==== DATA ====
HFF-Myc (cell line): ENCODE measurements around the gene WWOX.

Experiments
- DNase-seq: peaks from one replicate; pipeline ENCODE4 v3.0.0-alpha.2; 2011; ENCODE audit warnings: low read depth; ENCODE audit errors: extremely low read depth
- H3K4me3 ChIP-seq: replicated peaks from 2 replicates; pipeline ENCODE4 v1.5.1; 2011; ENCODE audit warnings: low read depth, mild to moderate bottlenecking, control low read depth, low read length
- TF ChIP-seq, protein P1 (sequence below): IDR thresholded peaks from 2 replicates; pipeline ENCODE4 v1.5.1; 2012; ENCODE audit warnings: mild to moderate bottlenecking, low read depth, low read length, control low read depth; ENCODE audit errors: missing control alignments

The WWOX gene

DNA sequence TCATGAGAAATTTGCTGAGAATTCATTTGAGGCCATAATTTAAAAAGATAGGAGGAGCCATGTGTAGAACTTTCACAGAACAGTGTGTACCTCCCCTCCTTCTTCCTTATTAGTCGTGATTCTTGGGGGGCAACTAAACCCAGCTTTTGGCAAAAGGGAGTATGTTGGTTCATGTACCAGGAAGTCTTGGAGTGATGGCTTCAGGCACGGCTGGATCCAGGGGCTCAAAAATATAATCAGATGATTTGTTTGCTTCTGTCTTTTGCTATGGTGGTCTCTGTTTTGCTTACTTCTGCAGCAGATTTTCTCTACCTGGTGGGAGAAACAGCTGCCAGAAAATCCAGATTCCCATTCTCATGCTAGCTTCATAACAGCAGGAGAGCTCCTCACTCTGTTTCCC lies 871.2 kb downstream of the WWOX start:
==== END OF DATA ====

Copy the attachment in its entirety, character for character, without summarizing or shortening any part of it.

HFF-Myc (cell line): ENCODE measurements around the gene WWOX.

Experiments
- DNase-seq: peaks from one replicate; pipeline ENCODE4 v3.0.0-alpha.2; 2011; ENCODE audit warnings: low read depth; ENCODE audit errors: extremely low read depth
- H3K4me3 ChIP-seq: replicated peaks from 2 replicates; pipeline ENCODE4 v1.5.1; 2011; ENCODE audit warnings: low read depth, mild to moderate bottlenecking, control low read depth, low read length
- TF ChIP-seq, protein P1 (sequence below): IDR thresholded peaks from 2 replicates; pipeline ENCODE4 v1.5.1; 2012; ENCODE audit warnings: mild to moderate bottlenecking, low read depth, low read length, control low read depth; ENCODE audit errors: missing control alignments

The WWOX gene

DNA sequence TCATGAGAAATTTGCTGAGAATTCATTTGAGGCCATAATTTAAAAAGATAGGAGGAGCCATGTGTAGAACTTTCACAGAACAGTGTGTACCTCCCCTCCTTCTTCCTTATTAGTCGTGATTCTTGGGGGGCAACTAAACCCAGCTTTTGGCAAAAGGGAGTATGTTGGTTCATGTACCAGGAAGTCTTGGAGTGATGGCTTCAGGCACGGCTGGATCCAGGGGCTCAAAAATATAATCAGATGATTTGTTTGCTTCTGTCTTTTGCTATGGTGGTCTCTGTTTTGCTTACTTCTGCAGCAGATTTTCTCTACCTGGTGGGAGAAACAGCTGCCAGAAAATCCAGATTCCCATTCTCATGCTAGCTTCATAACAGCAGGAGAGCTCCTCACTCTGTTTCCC lies 871.2 kb downstream of the WWOX start: